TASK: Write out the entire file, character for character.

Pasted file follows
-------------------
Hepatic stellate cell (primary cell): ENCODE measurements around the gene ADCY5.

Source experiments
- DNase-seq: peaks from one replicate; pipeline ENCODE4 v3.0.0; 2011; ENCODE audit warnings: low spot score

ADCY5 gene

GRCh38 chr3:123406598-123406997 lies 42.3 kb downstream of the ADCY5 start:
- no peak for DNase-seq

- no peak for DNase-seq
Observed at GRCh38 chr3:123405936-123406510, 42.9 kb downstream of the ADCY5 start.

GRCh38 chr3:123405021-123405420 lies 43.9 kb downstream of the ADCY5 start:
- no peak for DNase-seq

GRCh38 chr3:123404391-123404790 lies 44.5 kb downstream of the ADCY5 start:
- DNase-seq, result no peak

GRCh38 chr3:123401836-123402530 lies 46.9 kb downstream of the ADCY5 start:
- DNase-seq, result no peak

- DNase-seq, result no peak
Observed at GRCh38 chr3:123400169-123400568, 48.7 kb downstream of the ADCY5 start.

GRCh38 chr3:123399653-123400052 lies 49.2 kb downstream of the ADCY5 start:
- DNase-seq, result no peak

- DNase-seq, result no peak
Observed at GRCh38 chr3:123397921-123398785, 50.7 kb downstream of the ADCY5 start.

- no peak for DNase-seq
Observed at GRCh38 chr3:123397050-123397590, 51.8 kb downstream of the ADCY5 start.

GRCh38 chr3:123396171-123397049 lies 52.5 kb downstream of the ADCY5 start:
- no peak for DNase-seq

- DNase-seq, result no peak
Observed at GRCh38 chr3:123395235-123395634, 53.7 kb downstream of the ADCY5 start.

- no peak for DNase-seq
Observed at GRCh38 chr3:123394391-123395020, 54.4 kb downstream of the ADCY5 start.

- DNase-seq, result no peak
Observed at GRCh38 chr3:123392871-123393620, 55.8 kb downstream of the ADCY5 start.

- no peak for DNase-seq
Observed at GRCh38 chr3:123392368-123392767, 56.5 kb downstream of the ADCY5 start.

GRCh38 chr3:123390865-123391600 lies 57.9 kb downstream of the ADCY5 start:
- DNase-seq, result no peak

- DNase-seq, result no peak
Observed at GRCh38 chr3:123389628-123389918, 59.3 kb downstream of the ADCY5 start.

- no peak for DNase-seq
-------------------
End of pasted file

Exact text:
Hepatic stellate cell (primary cell): ENCODE measurements around the gene ADCY5.

Source experiments
- DNase-seq: peaks from one replicate; pipeline ENCODE4 v3.0.0; 2011; ENCODE audit warnings: low spot score

ADCY5 gene

GRCh38 chr3:123406598-123406997 lies 42.3 kb downstream of the ADCY5 start:
- no peak for DNase-seq

- no peak for DNase-seq
Observed at GRCh38 chr3:123405936-123406510, 42.9 kb downstream of the ADCY5 start.

GRCh38 chr3:123405021-123405420 lies 43.9 kb downstream of the ADCY5 start:
- no peak for DNase-seq

GRCh38 chr3:123404391-123404790 lies 44.5 kb downstream of the ADCY5 start:
- DNase-seq, result no peak

GRCh38 chr3:123401836-123402530 lies 46.9 kb downstream of the ADCY5 start:
- DNase-seq, result no peak

- DNase-seq, result no peak
Observed at GRCh38 chr3:123400169-123400568, 48.7 kb downstream of the ADCY5 start.

GRCh38 chr3:123399653-123400052 lies 49.2 kb downstream of the ADCY5 start:
- DNase-seq, result no peak

- DNase-seq, result no peak
Observed at GRCh38 chr3:123397921-123398785, 50.7 kb downstream of the ADCY5 start.

- no peak for DNase-seq
Observed at GRCh38 chr3:123397050-123397590, 51.8 kb downstream of the ADCY5 start.

GRCh38 chr3:123396171-123397049 lies 52.5 kb downstream of the ADCY5 start:
- no peak for DNase-seq

- DNase-seq, result no peak
Observed at GRCh38 chr3:123395235-123395634, 53.7 kb downstream of the ADCY5 start.

- no peak for DNase-seq
Observed at GRCh38 chr3:123394391-123395020, 54.4 kb downstream of the ADCY5 start.

- DNase-seq, result no peak
Observed at GRCh38 chr3:123392871-123393620, 55.8 kb downstream of the ADCY5 start.

- no peak for DNase-seq
Observed at GRCh38 chr3:123392368-123392767, 56.5 kb downstream of the ADCY5 start.

GRCh38 chr3:123390865-123391600 lies 57.9 kb downstream of the ADCY5 start:
- DNase-seq, result no peak

- DNase-seq, result no peak
Observed at GRCh38 chr3:123389628-123389918, 59.3 kb downstream of the ADCY5 start.

- no peak for DNase-seq